The three-story rowhouse that current Sun Ra Arkestra bandleader Marshall Allen has lived in since 1968 partially collapsed in 2020. The house, which is located in Philadelphia, has also been the headquarters for the extraordinary jazz group for over 50 years. Allen is currently 96 years old and took over the Sun Ra Arkestra following Sun Ra’s death in 1993.
It was the floor joists that collapsed, causing the basement floor to fall into the sub-basement area after the many years that the basement has been deteriorating. “Water had dripped on it, and probably termites had eaten the sub-basement,” Allen stated. “One day it just — schlkup — fell in.”
A plumber reportedly came to fix the boiler this past year and found that he couldn’t get to it because there was a pit where the basement used to be, and it was filled with the junk that had previously filled the basement. “So many people come through here. If they leave anything, it’s in the basement,” Allen commented.
When film director Cornelia Muller discovered the state the house was in this January, she contacted the Robert Bielecki Foundation, a philanthropist organization focused on helping artists. Bielecki promptly pledged Allen $7,000 to repair the damage.
“The Foundation’s ethos is ‘redefining reciprocity,’” Bielecki told WHYY. “The idea that audiences, artists, and presenting organizations form a virtuous circle that requires shared responsibility for the health of the commons. It is sad and outrageous that Marshall Allen and some Arkestra members are living in these conditions. Sun Ra’s legacy, the Arkestra, and the house are American Treasures and deserve to be treated as such.”
Bielecki reached out to Ars Nova Workshop’s Mark Christman for help finding a contractor. Christman obliged, commenting that the Sun Ra Arkestra rowhouse was just as important as other Philadelphia jazz landmarks such as the John Coltrane House in Brewerytown and hard bop saxophonist Hank Mobley’s burial site in Eden Cemetery.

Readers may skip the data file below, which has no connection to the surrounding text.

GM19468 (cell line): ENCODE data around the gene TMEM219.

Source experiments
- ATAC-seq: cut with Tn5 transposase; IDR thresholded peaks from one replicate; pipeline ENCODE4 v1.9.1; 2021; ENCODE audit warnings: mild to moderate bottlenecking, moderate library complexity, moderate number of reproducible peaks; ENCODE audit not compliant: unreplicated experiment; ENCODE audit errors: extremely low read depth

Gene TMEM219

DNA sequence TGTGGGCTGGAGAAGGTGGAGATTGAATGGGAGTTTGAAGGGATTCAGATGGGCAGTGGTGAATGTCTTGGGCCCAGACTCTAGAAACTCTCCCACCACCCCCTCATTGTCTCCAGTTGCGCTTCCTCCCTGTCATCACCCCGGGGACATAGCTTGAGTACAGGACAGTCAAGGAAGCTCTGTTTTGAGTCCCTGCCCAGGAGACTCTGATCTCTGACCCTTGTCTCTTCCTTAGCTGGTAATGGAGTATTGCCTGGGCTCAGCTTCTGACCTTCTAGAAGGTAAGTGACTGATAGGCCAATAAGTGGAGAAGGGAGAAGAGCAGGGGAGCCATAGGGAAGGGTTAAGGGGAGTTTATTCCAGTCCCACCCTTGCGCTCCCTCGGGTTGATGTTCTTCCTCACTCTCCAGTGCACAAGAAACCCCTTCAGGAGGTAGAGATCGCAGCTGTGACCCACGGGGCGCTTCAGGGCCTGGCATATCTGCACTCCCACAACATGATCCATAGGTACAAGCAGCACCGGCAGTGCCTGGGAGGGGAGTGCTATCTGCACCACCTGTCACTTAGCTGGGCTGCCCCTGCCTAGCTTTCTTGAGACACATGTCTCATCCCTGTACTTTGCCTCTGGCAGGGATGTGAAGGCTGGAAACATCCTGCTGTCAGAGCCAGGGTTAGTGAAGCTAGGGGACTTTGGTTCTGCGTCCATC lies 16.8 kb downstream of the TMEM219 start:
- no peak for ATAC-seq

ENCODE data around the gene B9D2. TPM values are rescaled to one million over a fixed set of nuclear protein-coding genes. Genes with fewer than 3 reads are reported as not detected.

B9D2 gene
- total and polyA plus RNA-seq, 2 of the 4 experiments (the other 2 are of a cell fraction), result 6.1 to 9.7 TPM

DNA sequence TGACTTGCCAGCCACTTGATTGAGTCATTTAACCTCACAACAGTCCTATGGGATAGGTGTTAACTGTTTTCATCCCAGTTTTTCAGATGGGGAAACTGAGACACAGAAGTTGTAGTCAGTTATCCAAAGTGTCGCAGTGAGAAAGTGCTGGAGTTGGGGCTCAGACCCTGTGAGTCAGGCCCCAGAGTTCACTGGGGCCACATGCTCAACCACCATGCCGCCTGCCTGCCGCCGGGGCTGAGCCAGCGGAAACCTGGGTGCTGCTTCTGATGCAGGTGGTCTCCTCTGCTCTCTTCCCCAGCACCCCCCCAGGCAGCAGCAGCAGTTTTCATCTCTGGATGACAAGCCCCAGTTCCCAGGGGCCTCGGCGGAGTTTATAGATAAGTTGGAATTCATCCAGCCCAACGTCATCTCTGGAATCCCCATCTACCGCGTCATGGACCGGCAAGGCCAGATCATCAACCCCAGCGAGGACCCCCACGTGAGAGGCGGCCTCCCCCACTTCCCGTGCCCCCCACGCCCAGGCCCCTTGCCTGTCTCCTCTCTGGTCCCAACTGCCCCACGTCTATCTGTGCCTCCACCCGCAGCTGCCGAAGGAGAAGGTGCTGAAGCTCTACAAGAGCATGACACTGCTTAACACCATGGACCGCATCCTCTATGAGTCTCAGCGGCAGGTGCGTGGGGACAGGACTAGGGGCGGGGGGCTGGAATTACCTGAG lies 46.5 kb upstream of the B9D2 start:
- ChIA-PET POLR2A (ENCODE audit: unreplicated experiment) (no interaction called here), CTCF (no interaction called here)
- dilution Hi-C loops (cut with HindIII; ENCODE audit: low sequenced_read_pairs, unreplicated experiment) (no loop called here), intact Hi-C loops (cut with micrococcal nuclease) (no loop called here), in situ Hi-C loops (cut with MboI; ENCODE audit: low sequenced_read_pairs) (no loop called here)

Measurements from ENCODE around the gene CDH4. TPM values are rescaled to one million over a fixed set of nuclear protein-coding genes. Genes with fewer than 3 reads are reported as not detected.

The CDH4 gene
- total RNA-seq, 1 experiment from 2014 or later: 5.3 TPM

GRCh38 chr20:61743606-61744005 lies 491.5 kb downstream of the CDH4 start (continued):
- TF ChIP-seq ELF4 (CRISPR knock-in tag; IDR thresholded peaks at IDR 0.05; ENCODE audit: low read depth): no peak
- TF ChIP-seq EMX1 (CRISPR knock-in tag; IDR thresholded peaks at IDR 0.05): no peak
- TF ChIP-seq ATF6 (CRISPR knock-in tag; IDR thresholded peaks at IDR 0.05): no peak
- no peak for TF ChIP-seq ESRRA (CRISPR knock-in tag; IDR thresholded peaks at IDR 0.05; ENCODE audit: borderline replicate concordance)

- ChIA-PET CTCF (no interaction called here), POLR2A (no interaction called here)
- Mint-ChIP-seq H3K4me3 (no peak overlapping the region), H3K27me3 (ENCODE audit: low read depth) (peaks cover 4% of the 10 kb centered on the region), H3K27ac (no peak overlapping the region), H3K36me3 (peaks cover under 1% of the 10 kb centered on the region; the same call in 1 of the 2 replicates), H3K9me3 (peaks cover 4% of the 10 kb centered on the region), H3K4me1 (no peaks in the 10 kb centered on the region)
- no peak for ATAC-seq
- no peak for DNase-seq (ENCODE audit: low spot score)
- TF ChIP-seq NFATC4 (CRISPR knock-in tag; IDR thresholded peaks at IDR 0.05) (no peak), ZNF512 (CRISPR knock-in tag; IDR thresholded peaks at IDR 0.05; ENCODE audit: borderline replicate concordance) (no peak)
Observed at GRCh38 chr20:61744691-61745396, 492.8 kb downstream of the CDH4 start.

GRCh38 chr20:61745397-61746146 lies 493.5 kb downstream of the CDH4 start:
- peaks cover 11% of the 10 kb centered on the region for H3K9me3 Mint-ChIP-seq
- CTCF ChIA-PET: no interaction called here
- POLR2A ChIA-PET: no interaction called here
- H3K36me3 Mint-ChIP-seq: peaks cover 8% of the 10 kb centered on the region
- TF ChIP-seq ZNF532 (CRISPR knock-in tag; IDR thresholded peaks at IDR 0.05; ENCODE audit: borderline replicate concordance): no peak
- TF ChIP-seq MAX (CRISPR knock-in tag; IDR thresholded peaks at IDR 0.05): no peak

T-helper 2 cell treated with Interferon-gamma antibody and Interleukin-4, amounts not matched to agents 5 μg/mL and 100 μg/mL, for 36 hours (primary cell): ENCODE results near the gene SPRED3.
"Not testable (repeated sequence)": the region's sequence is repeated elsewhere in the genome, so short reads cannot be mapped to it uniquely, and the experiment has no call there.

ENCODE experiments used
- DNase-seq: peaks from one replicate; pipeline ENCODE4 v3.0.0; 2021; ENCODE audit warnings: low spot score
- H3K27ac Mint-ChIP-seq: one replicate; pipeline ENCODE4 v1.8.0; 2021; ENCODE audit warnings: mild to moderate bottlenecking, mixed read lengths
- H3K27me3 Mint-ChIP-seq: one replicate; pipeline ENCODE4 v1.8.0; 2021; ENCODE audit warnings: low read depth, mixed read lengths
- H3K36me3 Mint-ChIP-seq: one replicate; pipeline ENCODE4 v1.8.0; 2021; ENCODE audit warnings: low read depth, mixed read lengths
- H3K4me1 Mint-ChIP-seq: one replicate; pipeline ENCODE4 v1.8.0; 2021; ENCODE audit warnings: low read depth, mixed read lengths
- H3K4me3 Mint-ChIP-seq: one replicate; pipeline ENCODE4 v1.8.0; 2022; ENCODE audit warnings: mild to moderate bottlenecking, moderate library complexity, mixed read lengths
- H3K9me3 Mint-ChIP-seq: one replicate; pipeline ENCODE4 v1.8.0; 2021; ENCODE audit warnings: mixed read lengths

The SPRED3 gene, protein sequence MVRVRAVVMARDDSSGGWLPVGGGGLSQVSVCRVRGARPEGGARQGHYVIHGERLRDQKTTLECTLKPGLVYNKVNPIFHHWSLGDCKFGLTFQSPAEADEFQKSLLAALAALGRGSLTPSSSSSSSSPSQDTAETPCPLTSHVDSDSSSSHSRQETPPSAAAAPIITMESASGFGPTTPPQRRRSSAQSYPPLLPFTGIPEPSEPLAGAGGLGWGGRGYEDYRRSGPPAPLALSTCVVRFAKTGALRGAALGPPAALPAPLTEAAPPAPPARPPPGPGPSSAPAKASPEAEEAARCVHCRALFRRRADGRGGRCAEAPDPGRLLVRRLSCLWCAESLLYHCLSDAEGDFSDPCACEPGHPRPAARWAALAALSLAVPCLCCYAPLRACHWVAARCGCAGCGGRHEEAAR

Christman stated, “These are important places that need to be considered, need to be preserved, they provide a significant role in the community. They’re history, and history is alive and well within them. Think about the ideas and contributions that were incubated in here, and continue to be incubated in here.”
The contractor they found was a local named Frank Reis who had visited the house six years before and was saddened by its current state. Reis was more than willing to help, stating “For Germantown, music is one of the big factors that bring us together. Sun Ra, Marshall Allen, and the whole crew has been part of Germantown for as long as I can remember. I’m volunteering my efforts. We’re paying the contractors who are actually doing the work, but all my supervision and coordination I’m doing as a volunteer.”
There’s reportedly about a week left of work on the basement, but there are other non-urgent repairs needed as well, regarding the general wear the house has sat through. Reis also helped Allen get his COVID-19 vaccination during his time working on the project.